Photo courtesy of iStock / sharrocks
We've all traveled through dark, boring tunnels, but these exceptional passages are a far cry from dull. Here are 10 of the coolest tunnels around the world.
Photo courtesy of iStock / Daniela Rodriguez
Zion-Mount Carmel Tunnel - Utah
One of the nation's most scenic tunnels can be found in Utah. The Zion-Mount Carmel Tunnel on the highway between Utah's Zion National Park and Bryce Canyon National Park includes a series of "windows" in the sandstone walls, allowing drivers to look out over some pretty spectacular vistas. Don't forget to watch the road!
Photo courtesy of E+ / Terraxplorer
Bund Sightseeing Tunnel - Shanghai, China
The main purpose of any tunnel is to get you from Point A to Point B quickly, and the Bund Sightseeing Tunnel in Shanghai will get you across – or rather below – the Huangpu River. This rather bizarre tourist attraction transports guests in automated cars through a tunnel filled with LED lights, strange audiovisual effects and deep voices speaking foreboding words, like "hell" and "magma."
Photo courtesy of iStock / TPopova
Laerdal Tunnel - Norway
Norway has the distinction of being home to the world's longest completed road tunnel, the Laerdal Tunnel that passes through 15 miles of mountainous terrain. The engineers who created the tunnel didn't want to subject drivers to 20 minutes of boredom, so they divided the tunnel into several sections, each with its own lighting and subtle curvature to keep drivers engaged.
Photo courtesy of iStock / rafalkrakow
Tunnel Log in Sequoia National Park - California
In the early days of Sequoia National Park's existence, park officials created two tree tunnels – one you can walk through and another you can drive through – in an effort to bring more visitors to the park. It worked, and every year hundreds of cars pass through a "tunnel" carved from a giant 2,000-year-old Sequoia tree that fell across Crescent Meadow Road in 1937.
Photo courtesy of iStock / xenotar
Large Hadron Collider Tunnel - Geneva, Switzerland
The tunnel housing the Large Hadron Collider might just be the world's most scientifically important one. The 17-mile-long tunnel sits more than 500 feet beneath the surface of Geneva, Switzerland and serves as the laboratory for scientists studying the field of particle and high energy physics.
Photo courtesy of iStock / Joe_Potato
Yerba Buena Tunnel - San Francisco, California
The Yerba Buena Tunnel in San Francisco certainly isn't the world's longest, but it remains the widest single bore tunnel in the world more than 80 years after it was built. The 76-foot-wide tunnel carries five lanes of traffic in each direction. The designers of the tunnel decided that it would be cheaper to cut through the small island in the San Francisco Bay than to build one giant bridge across it.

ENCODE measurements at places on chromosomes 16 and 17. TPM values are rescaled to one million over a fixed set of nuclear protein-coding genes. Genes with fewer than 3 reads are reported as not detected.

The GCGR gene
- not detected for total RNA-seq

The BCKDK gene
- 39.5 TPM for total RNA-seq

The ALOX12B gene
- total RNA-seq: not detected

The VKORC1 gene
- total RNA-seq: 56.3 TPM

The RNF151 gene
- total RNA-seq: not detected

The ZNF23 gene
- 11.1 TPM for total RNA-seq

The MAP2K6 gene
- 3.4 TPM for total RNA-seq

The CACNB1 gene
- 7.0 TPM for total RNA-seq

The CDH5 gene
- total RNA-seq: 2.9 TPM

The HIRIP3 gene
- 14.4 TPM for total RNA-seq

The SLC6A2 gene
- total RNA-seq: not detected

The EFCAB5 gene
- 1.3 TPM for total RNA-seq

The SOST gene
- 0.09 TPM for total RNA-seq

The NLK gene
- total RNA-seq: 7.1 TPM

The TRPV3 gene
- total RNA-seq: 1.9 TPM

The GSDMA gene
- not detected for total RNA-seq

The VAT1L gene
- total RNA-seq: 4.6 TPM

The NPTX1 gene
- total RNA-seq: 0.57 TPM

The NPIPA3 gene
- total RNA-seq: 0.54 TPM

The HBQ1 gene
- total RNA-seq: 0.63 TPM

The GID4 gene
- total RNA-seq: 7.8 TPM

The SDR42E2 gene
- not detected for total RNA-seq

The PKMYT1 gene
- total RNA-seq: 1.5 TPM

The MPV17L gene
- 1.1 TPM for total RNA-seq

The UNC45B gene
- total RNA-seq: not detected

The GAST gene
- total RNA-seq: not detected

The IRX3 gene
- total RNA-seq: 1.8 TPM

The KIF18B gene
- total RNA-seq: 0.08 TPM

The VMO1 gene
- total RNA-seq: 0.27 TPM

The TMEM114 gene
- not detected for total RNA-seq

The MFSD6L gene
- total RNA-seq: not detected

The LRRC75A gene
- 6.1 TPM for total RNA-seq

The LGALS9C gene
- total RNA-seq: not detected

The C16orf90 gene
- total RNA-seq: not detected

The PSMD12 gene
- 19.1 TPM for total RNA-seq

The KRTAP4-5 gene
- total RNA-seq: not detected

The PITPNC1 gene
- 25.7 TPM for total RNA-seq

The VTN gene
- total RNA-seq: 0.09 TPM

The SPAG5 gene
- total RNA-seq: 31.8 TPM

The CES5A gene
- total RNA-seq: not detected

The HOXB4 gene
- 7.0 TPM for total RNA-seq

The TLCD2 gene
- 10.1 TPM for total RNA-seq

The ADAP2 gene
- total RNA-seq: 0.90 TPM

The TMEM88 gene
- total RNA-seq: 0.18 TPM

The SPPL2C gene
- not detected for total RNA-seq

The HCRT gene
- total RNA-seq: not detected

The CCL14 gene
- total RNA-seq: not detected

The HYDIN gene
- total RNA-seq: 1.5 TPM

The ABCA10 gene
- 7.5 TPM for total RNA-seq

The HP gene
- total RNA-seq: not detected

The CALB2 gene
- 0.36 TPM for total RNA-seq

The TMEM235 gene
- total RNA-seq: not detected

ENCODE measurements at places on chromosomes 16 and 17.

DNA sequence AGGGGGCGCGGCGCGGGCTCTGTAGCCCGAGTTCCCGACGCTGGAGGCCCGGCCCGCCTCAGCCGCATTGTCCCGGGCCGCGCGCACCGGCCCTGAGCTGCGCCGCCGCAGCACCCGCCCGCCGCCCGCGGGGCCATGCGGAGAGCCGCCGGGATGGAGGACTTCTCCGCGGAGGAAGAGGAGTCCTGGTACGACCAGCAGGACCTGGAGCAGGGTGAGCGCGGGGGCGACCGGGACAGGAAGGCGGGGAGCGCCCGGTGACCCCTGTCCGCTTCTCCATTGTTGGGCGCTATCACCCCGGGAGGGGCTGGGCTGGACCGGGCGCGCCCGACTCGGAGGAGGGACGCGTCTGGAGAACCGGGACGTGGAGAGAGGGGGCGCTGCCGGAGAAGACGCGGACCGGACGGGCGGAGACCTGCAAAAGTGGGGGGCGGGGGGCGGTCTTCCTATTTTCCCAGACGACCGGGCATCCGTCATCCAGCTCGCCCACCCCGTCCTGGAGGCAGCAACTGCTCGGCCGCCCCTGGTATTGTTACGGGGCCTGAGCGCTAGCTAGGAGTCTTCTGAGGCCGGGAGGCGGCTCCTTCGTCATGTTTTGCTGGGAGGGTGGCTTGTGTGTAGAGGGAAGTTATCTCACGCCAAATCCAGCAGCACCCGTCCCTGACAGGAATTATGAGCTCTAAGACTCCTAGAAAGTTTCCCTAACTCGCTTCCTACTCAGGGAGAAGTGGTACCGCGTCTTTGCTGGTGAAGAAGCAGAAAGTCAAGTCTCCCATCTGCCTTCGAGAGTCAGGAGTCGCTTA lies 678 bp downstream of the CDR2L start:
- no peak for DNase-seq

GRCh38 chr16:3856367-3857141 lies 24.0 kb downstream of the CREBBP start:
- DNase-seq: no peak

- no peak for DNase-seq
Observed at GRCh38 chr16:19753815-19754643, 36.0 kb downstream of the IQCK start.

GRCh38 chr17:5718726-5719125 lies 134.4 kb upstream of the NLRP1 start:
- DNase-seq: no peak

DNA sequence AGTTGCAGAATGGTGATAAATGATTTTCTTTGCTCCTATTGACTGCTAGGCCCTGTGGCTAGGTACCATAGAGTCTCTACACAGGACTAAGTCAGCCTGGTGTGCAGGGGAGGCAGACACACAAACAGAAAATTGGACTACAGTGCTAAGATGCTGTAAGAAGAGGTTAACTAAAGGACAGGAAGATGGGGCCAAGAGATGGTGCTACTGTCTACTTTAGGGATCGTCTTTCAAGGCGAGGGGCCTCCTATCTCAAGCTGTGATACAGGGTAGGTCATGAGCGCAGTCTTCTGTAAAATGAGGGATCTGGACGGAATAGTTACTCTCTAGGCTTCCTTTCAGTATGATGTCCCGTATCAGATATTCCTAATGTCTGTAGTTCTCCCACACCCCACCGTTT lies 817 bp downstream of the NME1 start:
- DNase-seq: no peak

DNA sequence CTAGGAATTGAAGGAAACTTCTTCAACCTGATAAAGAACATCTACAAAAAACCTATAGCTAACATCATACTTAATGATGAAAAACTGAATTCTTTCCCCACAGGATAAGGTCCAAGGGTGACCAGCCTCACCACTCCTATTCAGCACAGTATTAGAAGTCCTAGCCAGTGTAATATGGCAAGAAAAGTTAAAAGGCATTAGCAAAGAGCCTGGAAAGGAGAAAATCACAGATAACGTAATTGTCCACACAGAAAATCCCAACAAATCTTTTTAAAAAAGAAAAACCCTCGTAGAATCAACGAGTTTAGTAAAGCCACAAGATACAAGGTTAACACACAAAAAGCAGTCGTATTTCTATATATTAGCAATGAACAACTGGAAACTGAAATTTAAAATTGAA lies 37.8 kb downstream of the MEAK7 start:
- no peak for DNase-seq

Photo courtesy of iStock / fotoVoyager
The Channel Tunnel - English Channel
The Channel Tunnel, or Chunnel as it's often referred to, is the world's longest international tunnel and connects London with France by passing beneath the English Channel. The 31.3-mile passage also contains the largest vehicle transport in the world in the form of the Eurotunnel Shuttle. At its deepest, the Channel Tunnel sits 380 feet below sea level.
Photo courtesy of iStock / gyro
Tokyo Bay Aqua-Line - Japan
The Tokyo Bay Aqua-Line combines a 6-mile tunnel with a 3-mile-long bridge feeding into it, but perhaps its most interesting feature is the giant rest stop perched on top of it, complete with shops, restaurants and an observation deck where drivers can get out and stretch their legs before entering the tunnel. The entire system took more than three decades to design and construct.
Photo courtesy of iStock / bee32
Sagano Bamboo Forest - Kyoto, Japan
The Sagano Bamboo Forest in Kyoto is considered one of the world's most beautiful "tree tunnels," and for good reason. Located in the Arashiyama district, this 1,000-foot-long path winds through densely planted bamboo trees, perfect for a peaceful walk or bike ride.
Photo courtesy of iStock / RobertHoetink
Siloam Tunnel - Jerusalem
Siloam Tunnel, also called Hezekiah's Tunnel, was dug beneath the City of David in Jerusalem as early as the eighth century BCE, making it one of the world's oldest known tunnels. A set of steps lead down into the tunnel, where visitors pass through knee-high water to the Pool of Siloam, fed by Jerusalem's only natural spring.